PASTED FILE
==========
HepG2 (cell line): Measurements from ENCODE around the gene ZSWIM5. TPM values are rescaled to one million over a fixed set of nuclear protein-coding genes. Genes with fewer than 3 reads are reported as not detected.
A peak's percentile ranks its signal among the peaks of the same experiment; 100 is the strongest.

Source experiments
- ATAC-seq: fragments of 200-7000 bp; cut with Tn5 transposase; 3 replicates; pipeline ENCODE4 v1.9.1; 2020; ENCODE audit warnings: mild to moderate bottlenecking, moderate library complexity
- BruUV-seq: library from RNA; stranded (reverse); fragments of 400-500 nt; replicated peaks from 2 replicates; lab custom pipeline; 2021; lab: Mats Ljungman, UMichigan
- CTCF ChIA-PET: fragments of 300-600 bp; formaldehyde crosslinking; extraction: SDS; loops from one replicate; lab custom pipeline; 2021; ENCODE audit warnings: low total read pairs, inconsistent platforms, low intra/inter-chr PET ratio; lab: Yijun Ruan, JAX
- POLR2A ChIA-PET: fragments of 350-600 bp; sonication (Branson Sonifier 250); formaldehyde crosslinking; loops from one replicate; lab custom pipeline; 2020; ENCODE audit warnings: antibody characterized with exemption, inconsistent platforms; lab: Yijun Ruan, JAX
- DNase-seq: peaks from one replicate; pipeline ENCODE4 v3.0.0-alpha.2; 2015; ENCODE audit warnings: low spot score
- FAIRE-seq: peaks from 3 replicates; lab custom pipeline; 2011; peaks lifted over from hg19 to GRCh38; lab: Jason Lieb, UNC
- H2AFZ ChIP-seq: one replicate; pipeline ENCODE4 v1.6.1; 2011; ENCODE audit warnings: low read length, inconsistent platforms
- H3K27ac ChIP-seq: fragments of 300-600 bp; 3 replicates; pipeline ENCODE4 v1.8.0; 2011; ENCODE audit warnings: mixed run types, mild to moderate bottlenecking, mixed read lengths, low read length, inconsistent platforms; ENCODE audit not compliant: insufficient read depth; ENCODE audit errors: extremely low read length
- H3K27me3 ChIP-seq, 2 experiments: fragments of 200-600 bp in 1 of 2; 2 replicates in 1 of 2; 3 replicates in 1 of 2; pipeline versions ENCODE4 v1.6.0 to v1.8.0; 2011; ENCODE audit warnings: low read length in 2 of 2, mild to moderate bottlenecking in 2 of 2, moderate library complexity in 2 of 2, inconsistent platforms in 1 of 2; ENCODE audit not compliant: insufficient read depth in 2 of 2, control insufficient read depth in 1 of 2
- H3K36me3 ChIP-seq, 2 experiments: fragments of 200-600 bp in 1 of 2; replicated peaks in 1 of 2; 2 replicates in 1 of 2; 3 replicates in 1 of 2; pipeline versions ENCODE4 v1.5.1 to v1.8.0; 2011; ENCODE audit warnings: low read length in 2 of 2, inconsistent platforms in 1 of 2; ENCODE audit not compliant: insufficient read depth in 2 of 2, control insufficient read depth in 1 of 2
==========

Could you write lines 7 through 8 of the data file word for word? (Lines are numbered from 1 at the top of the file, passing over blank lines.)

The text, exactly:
- POLR2A ChIA-PET: fragments of 350-600 bp; sonication (Branson Sonifier 250); formaldehyde crosslinking; loops from one replicate; lab custom pipeline; 2020; ENCODE audit warnings: antibody characterized with exemption, inconsistent platforms; lab: Yijun Ruan, JAX
- DNase-seq: peaks from one replicate; pipeline ENCODE4 v3.0.0-alpha.2; 2015; ENCODE audit warnings: low spot score